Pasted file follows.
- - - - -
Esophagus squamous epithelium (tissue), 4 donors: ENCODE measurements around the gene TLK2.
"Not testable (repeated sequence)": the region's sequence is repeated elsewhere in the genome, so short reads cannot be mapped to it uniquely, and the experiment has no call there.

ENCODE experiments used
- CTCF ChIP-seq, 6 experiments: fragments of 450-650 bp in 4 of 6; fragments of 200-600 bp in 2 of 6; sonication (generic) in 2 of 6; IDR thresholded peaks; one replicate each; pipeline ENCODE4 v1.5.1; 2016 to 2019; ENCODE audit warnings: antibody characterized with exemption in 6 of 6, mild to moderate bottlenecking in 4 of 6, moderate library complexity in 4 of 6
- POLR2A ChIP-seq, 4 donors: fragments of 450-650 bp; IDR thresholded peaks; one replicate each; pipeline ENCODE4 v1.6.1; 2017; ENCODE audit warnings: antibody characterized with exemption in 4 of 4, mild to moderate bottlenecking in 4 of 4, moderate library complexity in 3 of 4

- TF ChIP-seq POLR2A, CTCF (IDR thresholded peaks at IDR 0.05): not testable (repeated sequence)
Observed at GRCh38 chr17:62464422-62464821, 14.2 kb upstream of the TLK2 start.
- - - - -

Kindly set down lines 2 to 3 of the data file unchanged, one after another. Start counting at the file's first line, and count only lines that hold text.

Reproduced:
"Not testable (repeated sequence)": the region's sequence is repeated elsewhere in the genome, so short reads cannot be mapped to it uniquely, and the experiment has no call there.

ENCODE experiments used